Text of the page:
Wednesday 17 October 2018

Death toll could rise as cars remain pinned under collapsed bridge in Florida

Miami-Dade Police Department chaplains pray as they stand next to a collapsed pedestrian bridge at Florida International University in Miami, Florida, U.S., March 16, 2018. REUTERS/Joe Skipper
Miami-Dade Police Department chaplains pray as they stand next to a collapsed pedestrian bridge at Florida International University in Miami, Florida, U.S., March 16, 2018. REUTERS/Joe Skipper
Independent.ie Newsdesk

Independent.ie Newsdesk

Workers slowly broke up chunks of a newly built footbridge that collapsed onto a major road in Miami, killing at least six people, and police on Friday warned that more victims could be found in crushed vehicles in the rubble.

The 950-ton bridge plummeted onto traffic on one of the busiest roads in South Florida on Thursday. With at least eight vehicles still buried on Friday morning, the death toll could rise, said Juan Perez, the Miami-Dade Police Department director.

"We know that there's people missing, the family members know that there's people missing, and what we can tell them is that we can assume that they're in there," Perez said at a news conference.

After searching the site with sniffer dogs, police determined late on Thursday that no one would be pulled out alive, Perez told reporters on Friday.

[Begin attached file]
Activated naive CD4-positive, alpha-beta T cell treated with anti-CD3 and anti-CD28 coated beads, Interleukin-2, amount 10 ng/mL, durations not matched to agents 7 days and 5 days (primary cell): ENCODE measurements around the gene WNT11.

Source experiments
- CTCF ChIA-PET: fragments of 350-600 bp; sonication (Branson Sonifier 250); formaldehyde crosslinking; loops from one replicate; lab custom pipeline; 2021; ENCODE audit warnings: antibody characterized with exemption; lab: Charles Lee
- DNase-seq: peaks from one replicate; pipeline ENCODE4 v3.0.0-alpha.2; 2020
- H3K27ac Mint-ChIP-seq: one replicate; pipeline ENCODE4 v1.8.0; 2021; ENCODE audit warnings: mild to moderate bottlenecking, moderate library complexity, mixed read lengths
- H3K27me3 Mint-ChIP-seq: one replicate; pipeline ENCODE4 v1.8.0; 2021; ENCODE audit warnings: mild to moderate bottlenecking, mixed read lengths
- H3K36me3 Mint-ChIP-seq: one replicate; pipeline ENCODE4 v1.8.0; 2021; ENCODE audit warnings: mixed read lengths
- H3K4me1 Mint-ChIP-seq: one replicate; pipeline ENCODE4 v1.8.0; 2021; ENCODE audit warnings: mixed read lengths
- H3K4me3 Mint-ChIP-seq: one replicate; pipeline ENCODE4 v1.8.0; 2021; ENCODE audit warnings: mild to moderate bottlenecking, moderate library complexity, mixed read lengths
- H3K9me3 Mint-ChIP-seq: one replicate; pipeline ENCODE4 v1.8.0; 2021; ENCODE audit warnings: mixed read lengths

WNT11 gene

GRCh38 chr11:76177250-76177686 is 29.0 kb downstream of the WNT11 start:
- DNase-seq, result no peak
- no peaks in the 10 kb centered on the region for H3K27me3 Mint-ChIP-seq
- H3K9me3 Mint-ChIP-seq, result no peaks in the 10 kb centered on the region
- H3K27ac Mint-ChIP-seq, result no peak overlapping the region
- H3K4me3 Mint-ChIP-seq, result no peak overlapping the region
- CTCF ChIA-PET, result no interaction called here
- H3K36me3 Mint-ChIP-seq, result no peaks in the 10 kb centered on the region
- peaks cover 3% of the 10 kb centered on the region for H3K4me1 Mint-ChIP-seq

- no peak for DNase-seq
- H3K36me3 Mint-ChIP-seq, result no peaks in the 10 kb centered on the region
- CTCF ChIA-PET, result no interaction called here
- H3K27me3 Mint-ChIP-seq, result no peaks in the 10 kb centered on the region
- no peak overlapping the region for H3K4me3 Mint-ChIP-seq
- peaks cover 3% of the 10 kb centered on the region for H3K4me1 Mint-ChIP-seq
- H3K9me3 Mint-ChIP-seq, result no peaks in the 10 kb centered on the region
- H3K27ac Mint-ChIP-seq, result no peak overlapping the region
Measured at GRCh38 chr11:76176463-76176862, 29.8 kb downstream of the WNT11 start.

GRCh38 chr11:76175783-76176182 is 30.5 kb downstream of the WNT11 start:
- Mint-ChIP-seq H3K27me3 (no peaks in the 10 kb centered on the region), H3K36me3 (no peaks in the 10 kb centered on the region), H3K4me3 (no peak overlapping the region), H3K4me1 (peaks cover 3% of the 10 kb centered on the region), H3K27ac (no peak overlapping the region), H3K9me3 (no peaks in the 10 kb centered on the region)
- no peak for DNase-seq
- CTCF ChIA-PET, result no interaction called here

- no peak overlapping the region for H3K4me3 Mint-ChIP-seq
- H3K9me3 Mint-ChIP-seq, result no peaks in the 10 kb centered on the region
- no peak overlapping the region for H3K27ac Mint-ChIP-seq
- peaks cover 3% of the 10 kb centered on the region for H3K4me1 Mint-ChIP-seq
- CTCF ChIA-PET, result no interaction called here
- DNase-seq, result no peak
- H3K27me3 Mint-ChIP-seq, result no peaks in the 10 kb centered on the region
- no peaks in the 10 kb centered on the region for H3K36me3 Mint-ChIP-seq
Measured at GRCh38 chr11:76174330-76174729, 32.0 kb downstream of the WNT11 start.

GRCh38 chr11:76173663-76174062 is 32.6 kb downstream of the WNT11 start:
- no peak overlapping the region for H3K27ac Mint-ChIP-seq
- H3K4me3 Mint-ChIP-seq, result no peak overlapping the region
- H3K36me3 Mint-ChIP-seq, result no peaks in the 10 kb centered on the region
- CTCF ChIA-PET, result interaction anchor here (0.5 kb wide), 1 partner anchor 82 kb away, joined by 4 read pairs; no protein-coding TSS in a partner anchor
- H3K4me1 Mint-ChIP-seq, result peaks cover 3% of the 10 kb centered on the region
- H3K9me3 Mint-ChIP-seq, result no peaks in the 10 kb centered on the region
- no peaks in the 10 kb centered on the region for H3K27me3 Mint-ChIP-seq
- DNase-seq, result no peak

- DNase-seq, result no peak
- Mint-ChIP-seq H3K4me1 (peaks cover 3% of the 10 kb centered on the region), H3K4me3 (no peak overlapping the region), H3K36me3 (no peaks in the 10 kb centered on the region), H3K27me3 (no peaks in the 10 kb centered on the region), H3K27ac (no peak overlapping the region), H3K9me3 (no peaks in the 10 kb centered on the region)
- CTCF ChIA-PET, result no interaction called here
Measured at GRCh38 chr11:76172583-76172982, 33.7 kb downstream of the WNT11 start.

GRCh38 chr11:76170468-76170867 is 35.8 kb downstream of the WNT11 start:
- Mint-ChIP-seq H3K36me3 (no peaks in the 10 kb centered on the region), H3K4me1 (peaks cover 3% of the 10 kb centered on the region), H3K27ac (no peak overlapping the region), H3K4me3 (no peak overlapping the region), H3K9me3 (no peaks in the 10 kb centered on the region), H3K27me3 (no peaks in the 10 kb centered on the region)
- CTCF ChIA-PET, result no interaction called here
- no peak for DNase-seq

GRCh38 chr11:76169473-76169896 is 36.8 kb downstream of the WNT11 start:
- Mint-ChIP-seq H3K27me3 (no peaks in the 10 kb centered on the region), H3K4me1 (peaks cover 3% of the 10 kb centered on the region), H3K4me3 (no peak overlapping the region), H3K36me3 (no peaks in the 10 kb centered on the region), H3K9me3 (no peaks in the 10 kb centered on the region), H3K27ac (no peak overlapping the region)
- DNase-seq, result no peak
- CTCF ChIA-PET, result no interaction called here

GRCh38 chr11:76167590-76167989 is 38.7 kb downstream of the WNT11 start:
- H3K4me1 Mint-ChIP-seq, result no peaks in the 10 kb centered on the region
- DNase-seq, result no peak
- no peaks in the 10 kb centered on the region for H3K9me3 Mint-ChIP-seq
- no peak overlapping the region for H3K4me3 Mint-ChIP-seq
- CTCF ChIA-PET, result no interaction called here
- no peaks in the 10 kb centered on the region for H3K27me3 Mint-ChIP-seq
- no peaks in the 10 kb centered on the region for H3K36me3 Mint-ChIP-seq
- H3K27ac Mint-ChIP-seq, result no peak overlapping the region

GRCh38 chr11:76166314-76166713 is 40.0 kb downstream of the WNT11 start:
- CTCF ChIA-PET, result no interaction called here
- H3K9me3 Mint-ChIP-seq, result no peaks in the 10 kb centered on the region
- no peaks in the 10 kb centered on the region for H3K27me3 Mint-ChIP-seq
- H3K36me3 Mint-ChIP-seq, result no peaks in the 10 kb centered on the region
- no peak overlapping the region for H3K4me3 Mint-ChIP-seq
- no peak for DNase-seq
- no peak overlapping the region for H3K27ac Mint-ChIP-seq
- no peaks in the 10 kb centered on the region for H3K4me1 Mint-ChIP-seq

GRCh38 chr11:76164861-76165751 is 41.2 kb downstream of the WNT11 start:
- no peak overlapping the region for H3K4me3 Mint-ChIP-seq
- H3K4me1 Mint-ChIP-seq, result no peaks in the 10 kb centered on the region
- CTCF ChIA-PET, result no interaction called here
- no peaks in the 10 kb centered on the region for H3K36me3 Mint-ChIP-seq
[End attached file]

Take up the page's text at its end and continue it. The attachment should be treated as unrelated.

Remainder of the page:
The victims have not been publicly identified, but at least one was a student at Florida International University (FIU), whose campus borders the roadway, officials told the news conference. The student was female, university President Mark Rosenberg told Miami's 7News.

At least 10 people were taken to hospitals; two were in critical condition, officials and local news media reported.

Witnesses told local media the vehicles had stopped at a traffic light when the bridge collapsed on top of them around 1:30 p.m. ET (1730 GMT).

Uncertainty over the stability of remaining sections of the bridge hampered rescue efforts, officials said.

News reports saying engineers may have been conducting a stress test on the bridge that may have led to its collapse could not be confirmed, Perez and other Miami officials told reporters. It was too early to say whether criminal charges might be brought against anyone, Perez said.

The 174-feet-long (53-meter-long) bridge connected the university with the city of Sweetwater and was installed on Saturday in six hours over the eight-lane highway, according to a report posted on the university's website. "If anybody has done anything wrong, we will hold them accountable," Florida Governor Rick Scott said late on Thursday.

His office earlier issued a statement saying a company contracted to inspect the bridge was not pre-qualified by the state.

National Transportation Safety Board officials were on the scene on Friday to investigate why it collapsed.

The bridge was intended to provide a walkway over the busy street, where an 18-year-old female FIU student from San Diego was killed in August as she attempted to cross, according to local media reports.

Students at FIU were on their spring break vacation, which runs from March 12 to March 17.

To limit disruption to traffic during construction, the 174-foot portion of the bridge was built adjacent to Southwest 8th Street, using a method called Accelerated Bridge Construction. It was driven into its perpendicular position across the road by a rig in only six hours on Saturday, according to a statement released by the university.

The $14.2 million bridge was designed to withstand a Category 5 hurricane, the rating given the most dangerous storms by the National Hurricane Center, and built to last 100 years, the university said.

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